States, on the relationship between the national government and the 
States, or on distribution of power and responsibilities among the 
various levels of government. Therefore, in accordance with Executive 
Order 13132, it is determined that this rule does not have sufficient 
federalism implications to warrant the preparation of a Federalism 

Regulatory Flexibility Act

    The Director of the Bureau of Prisons, in accordance with the 
Regulatory Flexibility Act (5 U.S.C. 605(b)), has reviewed this 
regulation and by approving it certifies that this regulation will not 
have a significant economic impact upon a substantial number of small 
entities for the following reasons: This rule pertains to the 
correctional management of offenders committed to the custody of the 
Attorney General or the Director of the Bureau of Prisons, and its 
economic impact is limited to the Bureau's appropriated funds.

Unfunded Mandates Reform Act of 1995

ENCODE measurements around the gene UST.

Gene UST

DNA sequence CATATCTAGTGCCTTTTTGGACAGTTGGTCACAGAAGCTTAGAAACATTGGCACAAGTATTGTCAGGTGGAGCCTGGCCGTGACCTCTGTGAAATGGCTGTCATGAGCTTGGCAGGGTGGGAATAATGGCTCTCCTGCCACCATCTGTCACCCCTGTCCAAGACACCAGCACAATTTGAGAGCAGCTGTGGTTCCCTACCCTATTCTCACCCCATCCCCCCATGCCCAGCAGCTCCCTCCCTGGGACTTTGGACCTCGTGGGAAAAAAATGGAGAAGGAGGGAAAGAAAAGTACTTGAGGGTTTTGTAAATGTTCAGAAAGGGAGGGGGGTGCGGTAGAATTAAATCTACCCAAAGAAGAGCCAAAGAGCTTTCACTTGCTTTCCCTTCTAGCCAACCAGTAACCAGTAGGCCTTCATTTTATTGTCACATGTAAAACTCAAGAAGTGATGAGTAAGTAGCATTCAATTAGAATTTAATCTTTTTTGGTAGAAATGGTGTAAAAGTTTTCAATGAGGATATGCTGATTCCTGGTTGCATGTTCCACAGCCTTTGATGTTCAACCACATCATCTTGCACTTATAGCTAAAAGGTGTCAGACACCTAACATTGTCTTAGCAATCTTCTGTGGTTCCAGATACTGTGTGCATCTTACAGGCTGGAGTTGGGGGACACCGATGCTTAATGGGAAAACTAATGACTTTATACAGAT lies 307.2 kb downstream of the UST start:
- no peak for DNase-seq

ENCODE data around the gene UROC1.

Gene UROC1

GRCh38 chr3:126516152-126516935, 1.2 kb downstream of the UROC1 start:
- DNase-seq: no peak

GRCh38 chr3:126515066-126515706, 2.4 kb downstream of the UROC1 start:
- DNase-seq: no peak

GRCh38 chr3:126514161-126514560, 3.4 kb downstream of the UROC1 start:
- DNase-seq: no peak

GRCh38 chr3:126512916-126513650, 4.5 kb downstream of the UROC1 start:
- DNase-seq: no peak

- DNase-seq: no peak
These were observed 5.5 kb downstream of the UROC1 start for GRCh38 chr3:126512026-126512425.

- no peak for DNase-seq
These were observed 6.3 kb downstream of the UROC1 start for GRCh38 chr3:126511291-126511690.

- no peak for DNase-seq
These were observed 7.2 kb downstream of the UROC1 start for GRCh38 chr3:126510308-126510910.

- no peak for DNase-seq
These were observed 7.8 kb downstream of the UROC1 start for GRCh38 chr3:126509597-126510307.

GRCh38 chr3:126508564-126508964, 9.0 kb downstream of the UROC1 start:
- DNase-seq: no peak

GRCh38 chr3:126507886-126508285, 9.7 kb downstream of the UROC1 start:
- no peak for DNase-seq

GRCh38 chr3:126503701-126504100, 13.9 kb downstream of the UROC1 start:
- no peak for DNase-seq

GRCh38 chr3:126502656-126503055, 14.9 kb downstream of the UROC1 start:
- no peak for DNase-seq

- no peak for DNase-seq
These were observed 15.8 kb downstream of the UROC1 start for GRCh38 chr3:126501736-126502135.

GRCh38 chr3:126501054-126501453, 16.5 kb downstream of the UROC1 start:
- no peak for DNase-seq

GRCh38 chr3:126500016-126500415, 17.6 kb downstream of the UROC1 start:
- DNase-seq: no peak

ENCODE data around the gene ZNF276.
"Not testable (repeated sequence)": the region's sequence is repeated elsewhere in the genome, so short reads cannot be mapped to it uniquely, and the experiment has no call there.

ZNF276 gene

This rule will not result in the expenditure by State, local and 
tribal governments, in the aggregate, or by the private sector, of 
$100,000,000 or more in any one year, and it will not significantly or 
uniquely affect small governments. Therefore, no actions were deemed 
necessary under the provisions of the Unfunded Mandates Reform Act of 

Small Business Regulatory Enforcement Fairness Act of 1996

    This rule is not a major rule as defined by section 804 of the 
Small Business Regulatory Enforcement Fairness Act of 1996. It will not 
result in an annual effect on the economy of $100,000,000 or more; a